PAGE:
Peak no.CompoundsContent (mg/g)
ECEPEFCFEAFAFMF

1Chlorogenic acid 3.78 ± 0.12bNDND2.96 ± 0.06b5.87 ± 0.10a2.40 ± 0.11d
2Epicatechin 27.45 ± 0.93cNDND33.12 ± 0.61b27.42 ± 0.17c39.32 ± 1.30a
3Rutin16.86 ± 0.26bNDND4.79 ± 0.03d29.94 ± 0.01a14.72 ± 0.09c
4Hyperoside19.25 ± 0.55cNDND24.17 ± 0.90b98.33 ± 1.14a11.97 ± 0.10d
5Trifolin 4.53 ± 0.07cNDND21.22 ± 0.12b31.24 ± 0.78a1.03 ± 0.01d
6Quercitrin16.73 ± 0.97cNDND125.21 ± 0.90a116.63 ± 1.42b2.49 ± 0.09d
7Kaempferol-3-rhamnoside3.75 ± 0.02c0.48 ± 0.01e1.23 ± 0.02d54.95 ± 0.95a16.71 ± 0.49bND
8Quercetin 0.76 ± 0.03bNDND24.36 ± 0.71a0.90 ± 0.05bND
9Nitidine chloride 0.18 ± 0.003aNDND0.20 ± 0.004a0.06 ± 0.003bND
10Chelerythrine 0.09 ± 0.002aNDNDND0.08 ± 0.005a0.09 ± 0.003a
11Xanthyletin0.06 ± 0.01b0.08 ± 0.01b0.09 ± 0.01a0.07 ± 0.005cNDND
15Sesamin5.13 ± 0.11c1.20 ± 0.14d8.09 ± 1.07b26.24 ± 0.87aNDND

Values are the mean of three replicates ± SD. Means with different letters within a row were significantly different ( ). ND: not detectable.

Chromatography of the ECE and its five different polarity fractions revealed that there are significant differences among the tested samples (Figure 1(b)). Figure 1(a) was the HPLC chromatograms of the 12 standard compounds. ECE contained all the phytochemicals detected and exhibited the richest peaks. But further fractionation of ECE by column chromatography on silica gel produced five subfractions with even higher content of all the detected phytochemicals. Among the five subfractions, peaks 1–9 (chlorogenic acid, epicatechin, rutin, hyperoside, trifolin, quercitrin, kaempferol-3-rhamnoside, quercetin, and nitidine chloride) were common peaks in EAF and AF. Peak 7 (kaempferol-3-rhamnoside), peak 11 (xanthyletin), and peaks 12–15 were common peaks detected in PEF and CF. The peak area of peaks 11–14 was the greatest in CF. Finally, peaks 1–6 (chlorogenic acid, epicatechin, rutin, hyperoside, trifolin, and quercitrin) and peak 10 (chelerythrine) were detected in MF at low levels, except for peak 2.

The present results exhibited significant differences with the reported study on the phytochemical composition of the Z. bungeanum leaves of Hebei, China [1]. Three major compounds (trifolin, kaempferol-3-rhamnoside, and quercetin) detected in the Z. bungeanum leaves of Taibai were not identified in that of Hebei. Nevertheless, other major phytochemicals, such as chlorogenic acid, epicatechin, rutin, hyperoside, and quercitrin, were both detected in the Z. bungeanum leaves of Taibai and in that of Hebei, though the contents were significantly different. The main reasons for these variations may be some geographical differences and gene mutation [43, 44]. Further isolation and purification of the fractions (EAF, AF, and CF) with the richest phytochemicals ought to be conducted, and later chemical structures of the new bioactive compounds need to be analyzed.

3.3. DPPH Radical Scavenging Activity

In the present study, the ethanol crude extracts (ECE) and its five different polarity fractions showed DPPH radical scavenging activity in a dose dependent manner at concentration of 20–1000 μg/mL (Figure 2). The EAF and AF exhibited higher DPPH radical scavenging activity than ECE and other fractions. In order to further quantify the DPPH radical scavenging activity, the IC50 values of the extracts and five fractions were determined and shown in Table 1. All the extracts and fractions showed significant () differences in their ability to reduce the DPPH radical; EAF and AF were selected as the most effective fractions with the highest DPPH radical scavenging ability, which were not significantly different with the reference compound (rutin, IC50 =10.42 μg/mL). As seen in Table 1, the IC50 value of EAF was 13.20 μg/mL, which was not significantly different from that of AF (18.55 μg/mL) but was 3.1-, 6.5-, 12.8-, and 28.6-fold lower than that of ECE, MF, CF, and PEF, respectively (). Because the antioxidant activities were inversely correlated with the IC50 values, the DPPH radical-scavenging activity, in decreasing order, was EAF > AF > MF > CF> PEF.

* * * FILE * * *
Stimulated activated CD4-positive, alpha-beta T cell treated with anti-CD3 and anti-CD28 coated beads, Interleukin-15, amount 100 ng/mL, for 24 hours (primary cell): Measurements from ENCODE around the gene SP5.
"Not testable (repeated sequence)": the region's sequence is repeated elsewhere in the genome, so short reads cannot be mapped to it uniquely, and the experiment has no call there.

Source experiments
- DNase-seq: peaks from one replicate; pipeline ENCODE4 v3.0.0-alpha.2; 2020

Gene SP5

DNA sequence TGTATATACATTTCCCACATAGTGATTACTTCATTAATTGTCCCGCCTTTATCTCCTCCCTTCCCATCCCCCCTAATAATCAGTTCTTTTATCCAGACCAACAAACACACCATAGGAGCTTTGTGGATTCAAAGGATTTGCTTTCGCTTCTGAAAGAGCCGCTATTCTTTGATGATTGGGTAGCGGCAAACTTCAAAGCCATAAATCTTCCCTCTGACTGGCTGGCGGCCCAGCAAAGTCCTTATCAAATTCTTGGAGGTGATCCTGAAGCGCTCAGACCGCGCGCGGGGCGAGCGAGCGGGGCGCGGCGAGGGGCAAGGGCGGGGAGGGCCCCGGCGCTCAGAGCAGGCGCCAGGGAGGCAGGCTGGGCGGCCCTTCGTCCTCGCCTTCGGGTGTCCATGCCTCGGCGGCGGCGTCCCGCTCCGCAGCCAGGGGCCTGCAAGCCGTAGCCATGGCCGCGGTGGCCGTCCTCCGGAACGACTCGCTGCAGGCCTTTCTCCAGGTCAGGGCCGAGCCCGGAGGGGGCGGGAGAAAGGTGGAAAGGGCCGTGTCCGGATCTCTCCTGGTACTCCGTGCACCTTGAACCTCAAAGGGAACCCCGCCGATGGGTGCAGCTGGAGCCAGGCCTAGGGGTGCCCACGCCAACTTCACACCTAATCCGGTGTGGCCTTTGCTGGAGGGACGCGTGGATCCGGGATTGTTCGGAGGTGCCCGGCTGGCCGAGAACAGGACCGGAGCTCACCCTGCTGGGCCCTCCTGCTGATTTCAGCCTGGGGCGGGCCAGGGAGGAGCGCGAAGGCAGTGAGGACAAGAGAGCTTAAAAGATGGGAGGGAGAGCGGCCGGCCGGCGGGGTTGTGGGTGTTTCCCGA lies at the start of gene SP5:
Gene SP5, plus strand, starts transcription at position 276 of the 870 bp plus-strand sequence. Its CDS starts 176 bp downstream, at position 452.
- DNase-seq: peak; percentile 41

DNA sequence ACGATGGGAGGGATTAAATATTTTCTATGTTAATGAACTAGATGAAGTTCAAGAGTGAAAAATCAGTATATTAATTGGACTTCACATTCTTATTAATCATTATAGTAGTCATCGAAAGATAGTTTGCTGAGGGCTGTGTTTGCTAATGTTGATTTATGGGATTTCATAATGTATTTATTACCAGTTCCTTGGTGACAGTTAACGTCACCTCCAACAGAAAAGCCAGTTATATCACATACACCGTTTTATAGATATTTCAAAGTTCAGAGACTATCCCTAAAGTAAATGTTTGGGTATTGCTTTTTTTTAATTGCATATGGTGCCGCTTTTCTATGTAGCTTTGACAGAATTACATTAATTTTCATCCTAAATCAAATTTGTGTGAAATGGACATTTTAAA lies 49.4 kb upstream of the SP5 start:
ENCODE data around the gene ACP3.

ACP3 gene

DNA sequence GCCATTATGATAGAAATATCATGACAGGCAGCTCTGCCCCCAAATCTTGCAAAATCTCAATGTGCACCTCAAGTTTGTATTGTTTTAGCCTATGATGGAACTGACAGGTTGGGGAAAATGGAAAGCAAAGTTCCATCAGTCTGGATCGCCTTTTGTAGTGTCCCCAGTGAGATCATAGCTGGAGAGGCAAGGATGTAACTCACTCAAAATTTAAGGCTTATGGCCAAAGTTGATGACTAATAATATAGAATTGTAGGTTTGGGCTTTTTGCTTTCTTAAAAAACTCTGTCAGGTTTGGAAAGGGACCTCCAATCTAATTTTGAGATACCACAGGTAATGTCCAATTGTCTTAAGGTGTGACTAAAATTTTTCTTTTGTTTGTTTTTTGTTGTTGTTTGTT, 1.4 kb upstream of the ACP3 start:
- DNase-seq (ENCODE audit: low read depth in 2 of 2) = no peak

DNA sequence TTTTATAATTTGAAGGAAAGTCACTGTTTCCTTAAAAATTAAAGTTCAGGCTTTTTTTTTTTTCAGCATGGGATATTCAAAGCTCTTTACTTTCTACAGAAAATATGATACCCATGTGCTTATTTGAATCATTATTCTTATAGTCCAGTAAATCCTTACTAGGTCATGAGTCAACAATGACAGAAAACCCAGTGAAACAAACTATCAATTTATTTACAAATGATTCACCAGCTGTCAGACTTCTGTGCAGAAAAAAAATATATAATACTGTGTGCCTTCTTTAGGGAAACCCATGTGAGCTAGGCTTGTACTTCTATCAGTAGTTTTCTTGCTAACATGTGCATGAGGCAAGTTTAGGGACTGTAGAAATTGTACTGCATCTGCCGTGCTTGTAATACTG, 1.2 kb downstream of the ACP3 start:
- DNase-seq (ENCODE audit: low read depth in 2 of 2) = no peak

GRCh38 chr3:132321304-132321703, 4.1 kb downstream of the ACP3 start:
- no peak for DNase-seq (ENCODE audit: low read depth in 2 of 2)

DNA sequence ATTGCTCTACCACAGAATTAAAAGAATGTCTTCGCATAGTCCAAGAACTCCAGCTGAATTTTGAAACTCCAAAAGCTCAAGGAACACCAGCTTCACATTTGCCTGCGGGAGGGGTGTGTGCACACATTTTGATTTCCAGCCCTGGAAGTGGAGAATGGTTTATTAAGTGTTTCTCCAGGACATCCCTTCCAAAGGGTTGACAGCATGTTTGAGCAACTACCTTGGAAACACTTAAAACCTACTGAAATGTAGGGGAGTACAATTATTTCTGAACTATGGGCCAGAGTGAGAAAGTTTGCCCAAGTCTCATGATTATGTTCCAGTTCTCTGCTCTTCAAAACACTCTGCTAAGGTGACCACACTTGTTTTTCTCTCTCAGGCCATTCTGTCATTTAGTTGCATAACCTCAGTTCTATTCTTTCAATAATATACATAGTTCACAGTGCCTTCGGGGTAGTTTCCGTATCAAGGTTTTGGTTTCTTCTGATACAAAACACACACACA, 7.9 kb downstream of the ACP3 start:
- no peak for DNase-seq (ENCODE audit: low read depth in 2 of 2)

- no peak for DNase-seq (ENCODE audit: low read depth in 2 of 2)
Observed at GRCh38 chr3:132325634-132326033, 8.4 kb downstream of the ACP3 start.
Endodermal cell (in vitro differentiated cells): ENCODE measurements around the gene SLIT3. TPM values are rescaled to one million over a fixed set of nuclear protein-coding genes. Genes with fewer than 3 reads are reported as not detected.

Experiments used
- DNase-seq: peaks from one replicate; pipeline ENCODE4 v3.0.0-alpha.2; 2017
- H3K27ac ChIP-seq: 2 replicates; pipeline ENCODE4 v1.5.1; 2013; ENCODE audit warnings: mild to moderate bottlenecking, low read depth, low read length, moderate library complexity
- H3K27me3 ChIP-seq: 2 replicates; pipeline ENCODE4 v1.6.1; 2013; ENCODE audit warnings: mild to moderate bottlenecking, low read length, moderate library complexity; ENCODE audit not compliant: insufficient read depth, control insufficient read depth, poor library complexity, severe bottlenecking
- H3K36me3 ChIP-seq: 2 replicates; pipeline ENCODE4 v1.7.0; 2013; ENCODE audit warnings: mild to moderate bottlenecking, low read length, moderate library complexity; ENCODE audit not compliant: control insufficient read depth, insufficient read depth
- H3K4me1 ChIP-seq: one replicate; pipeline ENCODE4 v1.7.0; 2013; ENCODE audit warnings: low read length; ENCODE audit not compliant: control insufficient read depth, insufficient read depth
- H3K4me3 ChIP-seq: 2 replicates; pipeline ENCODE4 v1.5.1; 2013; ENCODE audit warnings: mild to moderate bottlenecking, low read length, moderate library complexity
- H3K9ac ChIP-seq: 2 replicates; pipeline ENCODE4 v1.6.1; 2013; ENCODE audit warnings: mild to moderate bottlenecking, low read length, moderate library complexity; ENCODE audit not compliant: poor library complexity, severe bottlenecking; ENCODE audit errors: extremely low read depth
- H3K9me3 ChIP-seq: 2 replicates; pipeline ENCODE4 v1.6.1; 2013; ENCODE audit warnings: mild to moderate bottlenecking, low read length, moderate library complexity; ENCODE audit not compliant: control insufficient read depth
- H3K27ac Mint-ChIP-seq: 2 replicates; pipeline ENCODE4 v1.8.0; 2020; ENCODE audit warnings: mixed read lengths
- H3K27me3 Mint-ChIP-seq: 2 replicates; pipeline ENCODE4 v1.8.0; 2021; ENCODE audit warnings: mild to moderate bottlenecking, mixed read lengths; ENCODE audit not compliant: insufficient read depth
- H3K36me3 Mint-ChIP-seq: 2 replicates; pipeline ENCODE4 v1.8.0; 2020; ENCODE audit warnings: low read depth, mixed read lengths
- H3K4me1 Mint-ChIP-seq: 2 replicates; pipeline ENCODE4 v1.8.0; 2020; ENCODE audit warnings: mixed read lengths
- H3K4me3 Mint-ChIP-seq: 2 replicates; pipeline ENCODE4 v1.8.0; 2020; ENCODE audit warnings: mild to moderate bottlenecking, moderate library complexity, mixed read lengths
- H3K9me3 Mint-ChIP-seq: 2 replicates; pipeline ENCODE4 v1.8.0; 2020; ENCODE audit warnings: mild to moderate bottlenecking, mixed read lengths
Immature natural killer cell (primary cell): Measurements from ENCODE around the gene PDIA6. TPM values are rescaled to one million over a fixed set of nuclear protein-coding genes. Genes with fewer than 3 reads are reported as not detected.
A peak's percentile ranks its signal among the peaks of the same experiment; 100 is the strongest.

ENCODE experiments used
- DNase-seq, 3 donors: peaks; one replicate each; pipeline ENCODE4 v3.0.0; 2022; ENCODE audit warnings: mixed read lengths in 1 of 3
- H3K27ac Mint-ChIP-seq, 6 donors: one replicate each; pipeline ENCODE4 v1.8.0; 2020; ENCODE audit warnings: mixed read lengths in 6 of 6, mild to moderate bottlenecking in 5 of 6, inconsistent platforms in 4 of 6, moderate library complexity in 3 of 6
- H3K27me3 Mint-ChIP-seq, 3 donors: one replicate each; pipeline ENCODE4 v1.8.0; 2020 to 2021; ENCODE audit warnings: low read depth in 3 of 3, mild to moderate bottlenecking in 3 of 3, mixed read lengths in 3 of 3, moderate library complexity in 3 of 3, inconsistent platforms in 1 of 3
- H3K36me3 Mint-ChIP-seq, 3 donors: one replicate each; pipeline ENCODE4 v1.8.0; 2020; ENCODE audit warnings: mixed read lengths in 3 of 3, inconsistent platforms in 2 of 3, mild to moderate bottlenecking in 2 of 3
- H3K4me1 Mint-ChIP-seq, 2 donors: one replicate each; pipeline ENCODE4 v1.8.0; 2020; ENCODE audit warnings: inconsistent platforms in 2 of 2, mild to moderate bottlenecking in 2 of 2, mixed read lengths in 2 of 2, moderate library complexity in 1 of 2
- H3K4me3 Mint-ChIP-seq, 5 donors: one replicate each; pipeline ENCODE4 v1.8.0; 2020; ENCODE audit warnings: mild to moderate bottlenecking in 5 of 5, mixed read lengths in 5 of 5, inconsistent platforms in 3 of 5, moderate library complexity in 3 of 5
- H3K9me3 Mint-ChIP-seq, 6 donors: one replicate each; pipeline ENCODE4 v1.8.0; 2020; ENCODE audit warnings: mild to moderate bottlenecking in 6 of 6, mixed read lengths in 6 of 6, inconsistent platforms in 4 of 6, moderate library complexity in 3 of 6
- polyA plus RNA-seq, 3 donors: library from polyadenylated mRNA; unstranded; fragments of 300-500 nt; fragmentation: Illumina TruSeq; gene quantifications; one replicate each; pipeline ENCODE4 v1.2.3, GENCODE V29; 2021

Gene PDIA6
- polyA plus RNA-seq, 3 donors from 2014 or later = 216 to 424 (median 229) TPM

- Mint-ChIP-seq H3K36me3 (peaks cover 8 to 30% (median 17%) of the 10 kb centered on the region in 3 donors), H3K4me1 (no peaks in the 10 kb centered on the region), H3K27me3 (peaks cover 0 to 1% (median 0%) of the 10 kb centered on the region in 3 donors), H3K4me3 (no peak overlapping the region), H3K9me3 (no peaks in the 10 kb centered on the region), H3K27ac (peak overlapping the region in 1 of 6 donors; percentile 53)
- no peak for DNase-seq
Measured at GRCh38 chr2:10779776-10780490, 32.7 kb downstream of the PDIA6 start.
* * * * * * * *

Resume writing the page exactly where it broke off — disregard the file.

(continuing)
3.4. ABTS Radical Cation Decolorization Activity

Another effective method to measure radical scavenging activity is the ABTS radical cation decolorization assay, which showed similar results to those obtained in the DPPH reaction. The scavenging activity of the extracts on free radical ABTS generated by potassium persulfate was compared with a standard amount of trolox. The result was calculated as micromoles of trolox equivalent per g. The ABTS radical scavenging ability of the extracts and fractions from Z. bungeanum leaves compared to rutin and quercetin has been depicted in Table 1; we also found that EAF and AF were the most effective fractions with the highest ABTS radical scavenging abilities. The ABTS radical scavenging ability of EAF was 2147.83 μmol Trolox/g, which was not significantly different from that of AF (2044.58 μmol Trolox/g, ) but was 1.9-, 2.9-, 3.8-, and 8.1-fold higher than that of ECE, MF, CF, and PEF, respectively ().

3.5. Ferric Reducing Antioxidant Power (FRAP)

The FRAP values of the extracts and fractions from Z. bungeanum leaves have been depicted in Table 1. EAF and AF were also screened as the most effective fractions with the highest reducing values, which were rather consistent with the results of the scavenging capacity on DPPH and ABTS radical. It is exhibited that the reducing ability of EAF was 615.88 μmol Trolox/g, which was not significantly different from that of AF (594.15 μmol Trolox/g, ) but was 1.9-, 3.2-, 3.6-, and 7.6-fold higher () than that of ECE, MF, CF, and PEF, respectively.

3.6. Correlation between the Total Phenolic and Flavonoid Content and the Antioxidant Assays